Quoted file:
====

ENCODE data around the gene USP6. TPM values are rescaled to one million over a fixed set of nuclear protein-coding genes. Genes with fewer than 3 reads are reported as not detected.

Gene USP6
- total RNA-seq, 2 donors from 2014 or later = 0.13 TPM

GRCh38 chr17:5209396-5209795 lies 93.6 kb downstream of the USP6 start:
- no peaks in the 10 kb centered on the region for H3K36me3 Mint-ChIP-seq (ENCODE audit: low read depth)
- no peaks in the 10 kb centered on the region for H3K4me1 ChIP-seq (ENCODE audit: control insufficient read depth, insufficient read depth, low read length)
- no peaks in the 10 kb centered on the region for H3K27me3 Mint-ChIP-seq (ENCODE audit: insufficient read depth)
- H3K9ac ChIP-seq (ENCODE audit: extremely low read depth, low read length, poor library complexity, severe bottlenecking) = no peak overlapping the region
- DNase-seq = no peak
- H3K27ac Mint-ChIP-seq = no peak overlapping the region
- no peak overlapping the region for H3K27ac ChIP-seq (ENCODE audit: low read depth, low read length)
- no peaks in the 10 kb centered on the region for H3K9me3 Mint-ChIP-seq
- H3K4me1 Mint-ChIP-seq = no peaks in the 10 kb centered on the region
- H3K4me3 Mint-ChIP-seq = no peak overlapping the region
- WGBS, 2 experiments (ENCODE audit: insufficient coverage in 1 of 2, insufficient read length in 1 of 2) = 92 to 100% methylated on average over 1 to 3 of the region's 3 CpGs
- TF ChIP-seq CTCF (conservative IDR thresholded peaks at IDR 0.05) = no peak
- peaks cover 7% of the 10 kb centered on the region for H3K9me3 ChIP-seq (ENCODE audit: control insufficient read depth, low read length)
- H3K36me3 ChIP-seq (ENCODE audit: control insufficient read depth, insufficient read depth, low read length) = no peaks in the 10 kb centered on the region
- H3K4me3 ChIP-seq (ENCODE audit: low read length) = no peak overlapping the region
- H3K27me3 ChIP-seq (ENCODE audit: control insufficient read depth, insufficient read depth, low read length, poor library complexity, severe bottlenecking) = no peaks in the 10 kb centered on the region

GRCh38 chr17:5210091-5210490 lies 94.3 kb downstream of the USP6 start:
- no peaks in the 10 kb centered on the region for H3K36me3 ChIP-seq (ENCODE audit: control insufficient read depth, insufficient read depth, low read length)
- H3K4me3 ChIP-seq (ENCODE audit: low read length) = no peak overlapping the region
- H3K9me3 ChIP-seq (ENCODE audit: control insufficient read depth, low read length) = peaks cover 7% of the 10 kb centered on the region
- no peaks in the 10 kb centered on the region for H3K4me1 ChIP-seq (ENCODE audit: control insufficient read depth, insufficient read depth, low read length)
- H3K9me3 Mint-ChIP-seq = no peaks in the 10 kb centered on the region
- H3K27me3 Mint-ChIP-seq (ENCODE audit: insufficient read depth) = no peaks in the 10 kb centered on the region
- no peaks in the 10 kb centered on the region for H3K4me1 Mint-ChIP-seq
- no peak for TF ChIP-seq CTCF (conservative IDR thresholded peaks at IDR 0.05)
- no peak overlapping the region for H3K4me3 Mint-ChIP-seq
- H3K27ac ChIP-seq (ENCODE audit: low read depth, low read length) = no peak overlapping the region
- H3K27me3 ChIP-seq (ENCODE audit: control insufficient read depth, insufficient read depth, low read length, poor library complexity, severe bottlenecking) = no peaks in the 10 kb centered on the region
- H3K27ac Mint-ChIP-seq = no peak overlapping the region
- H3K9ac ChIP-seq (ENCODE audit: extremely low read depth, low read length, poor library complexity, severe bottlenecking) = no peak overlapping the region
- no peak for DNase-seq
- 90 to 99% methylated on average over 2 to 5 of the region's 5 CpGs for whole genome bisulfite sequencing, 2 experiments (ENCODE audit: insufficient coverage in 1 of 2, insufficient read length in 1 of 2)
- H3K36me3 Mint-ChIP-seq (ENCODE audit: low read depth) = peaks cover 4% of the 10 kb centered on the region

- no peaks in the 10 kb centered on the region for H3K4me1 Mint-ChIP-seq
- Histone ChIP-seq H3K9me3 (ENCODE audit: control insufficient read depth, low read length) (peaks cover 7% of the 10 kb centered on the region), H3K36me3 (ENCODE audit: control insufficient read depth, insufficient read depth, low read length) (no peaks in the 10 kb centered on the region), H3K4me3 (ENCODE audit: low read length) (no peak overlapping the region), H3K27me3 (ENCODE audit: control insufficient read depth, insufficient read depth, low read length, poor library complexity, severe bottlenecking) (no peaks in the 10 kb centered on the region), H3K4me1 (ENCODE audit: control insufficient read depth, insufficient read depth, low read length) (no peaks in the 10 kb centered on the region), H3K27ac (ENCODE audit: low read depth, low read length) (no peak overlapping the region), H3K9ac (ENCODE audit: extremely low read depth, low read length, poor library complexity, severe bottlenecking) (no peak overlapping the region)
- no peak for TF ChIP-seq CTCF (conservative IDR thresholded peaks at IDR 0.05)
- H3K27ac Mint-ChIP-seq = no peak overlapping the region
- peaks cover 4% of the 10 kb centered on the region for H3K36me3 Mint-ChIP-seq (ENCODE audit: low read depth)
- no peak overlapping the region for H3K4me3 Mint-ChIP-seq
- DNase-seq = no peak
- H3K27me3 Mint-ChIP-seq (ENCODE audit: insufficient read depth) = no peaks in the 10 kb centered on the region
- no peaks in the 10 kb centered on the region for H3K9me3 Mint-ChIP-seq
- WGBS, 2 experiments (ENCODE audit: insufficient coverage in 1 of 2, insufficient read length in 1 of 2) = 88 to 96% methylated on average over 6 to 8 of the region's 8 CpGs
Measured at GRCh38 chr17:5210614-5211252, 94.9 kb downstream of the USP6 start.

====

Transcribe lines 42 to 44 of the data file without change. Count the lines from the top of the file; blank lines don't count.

- peaks cover 4% of the 10 kb centered on the region for H3K36me3 Mint-ChIP-seq (ENCODE audit: low read depth)
- no peak overlapping the region for H3K4me3 Mint-ChIP-seq
- DNase-seq = no peak